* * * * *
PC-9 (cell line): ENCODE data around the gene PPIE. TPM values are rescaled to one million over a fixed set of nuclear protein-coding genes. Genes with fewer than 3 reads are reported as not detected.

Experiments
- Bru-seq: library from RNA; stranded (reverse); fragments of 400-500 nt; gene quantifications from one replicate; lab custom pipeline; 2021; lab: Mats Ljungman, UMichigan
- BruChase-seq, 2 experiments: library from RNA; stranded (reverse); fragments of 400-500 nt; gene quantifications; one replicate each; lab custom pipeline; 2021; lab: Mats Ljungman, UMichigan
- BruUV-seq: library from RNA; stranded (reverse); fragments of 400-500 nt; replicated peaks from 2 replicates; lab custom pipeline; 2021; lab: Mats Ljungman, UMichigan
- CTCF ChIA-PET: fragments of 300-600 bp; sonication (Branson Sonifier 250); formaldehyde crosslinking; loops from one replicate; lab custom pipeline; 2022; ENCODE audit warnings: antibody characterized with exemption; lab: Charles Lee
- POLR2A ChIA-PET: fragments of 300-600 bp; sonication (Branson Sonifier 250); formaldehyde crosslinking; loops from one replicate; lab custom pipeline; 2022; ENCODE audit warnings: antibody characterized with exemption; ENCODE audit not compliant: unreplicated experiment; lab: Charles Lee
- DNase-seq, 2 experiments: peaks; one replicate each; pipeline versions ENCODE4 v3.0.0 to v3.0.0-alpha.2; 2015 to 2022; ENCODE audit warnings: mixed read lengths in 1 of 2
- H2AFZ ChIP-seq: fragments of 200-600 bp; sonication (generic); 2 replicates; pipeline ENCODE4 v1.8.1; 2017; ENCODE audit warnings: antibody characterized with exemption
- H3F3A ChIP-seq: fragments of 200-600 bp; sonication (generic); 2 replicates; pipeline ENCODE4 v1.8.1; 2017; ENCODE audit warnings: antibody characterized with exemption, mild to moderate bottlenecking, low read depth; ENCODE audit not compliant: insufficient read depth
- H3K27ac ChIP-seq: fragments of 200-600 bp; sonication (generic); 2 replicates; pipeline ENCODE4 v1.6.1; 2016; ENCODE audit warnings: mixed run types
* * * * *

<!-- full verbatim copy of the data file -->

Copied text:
PC-9 (cell line): ENCODE data around the gene PPIE. TPM values are rescaled to one million over a fixed set of nuclear protein-coding genes. Genes with fewer than 3 reads are reported as not detected.

Experiments
- Bru-seq: library from RNA; stranded (reverse); fragments of 400-500 nt; gene quantifications from one replicate; lab custom pipeline; 2021; lab: Mats Ljungman, UMichigan
- BruChase-seq, 2 experiments: library from RNA; stranded (reverse); fragments of 400-500 nt; gene quantifications; one replicate each; lab custom pipeline; 2021; lab: Mats Ljungman, UMichigan
- BruUV-seq: library from RNA; stranded (reverse); fragments of 400-500 nt; replicated peaks from 2 replicates; lab custom pipeline; 2021; lab: Mats Ljungman, UMichigan
- CTCF ChIA-PET: fragments of 300-600 bp; sonication (Branson Sonifier 250); formaldehyde crosslinking; loops from one replicate; lab custom pipeline; 2022; ENCODE audit warnings: antibody characterized with exemption; lab: Charles Lee
- POLR2A ChIA-PET: fragments of 300-600 bp; sonication (Branson Sonifier 250); formaldehyde crosslinking; loops from one replicate; lab custom pipeline; 2022; ENCODE audit warnings: antibody characterized with exemption; ENCODE audit not compliant: unreplicated experiment; lab: Charles Lee
- DNase-seq, 2 experiments: peaks; one replicate each; pipeline versions ENCODE4 v3.0.0 to v3.0.0-alpha.2; 2015 to 2022; ENCODE audit warnings: mixed read lengths in 1 of 2
- H2AFZ ChIP-seq: fragments of 200-600 bp; sonication (generic); 2 replicates; pipeline ENCODE4 v1.8.1; 2017; ENCODE audit warnings: antibody characterized with exemption
- H3F3A ChIP-seq: fragments of 200-600 bp; sonication (generic); 2 replicates; pipeline ENCODE4 v1.8.1; 2017; ENCODE audit warnings: antibody characterized with exemption, mild to moderate bottlenecking, low read depth; ENCODE audit not compliant: insufficient read depth
- H3K27ac ChIP-seq: fragments of 200-600 bp; sonication (generic); 2 replicates; pipeline ENCODE4 v1.6.1; 2016; ENCODE audit warnings: mixed run types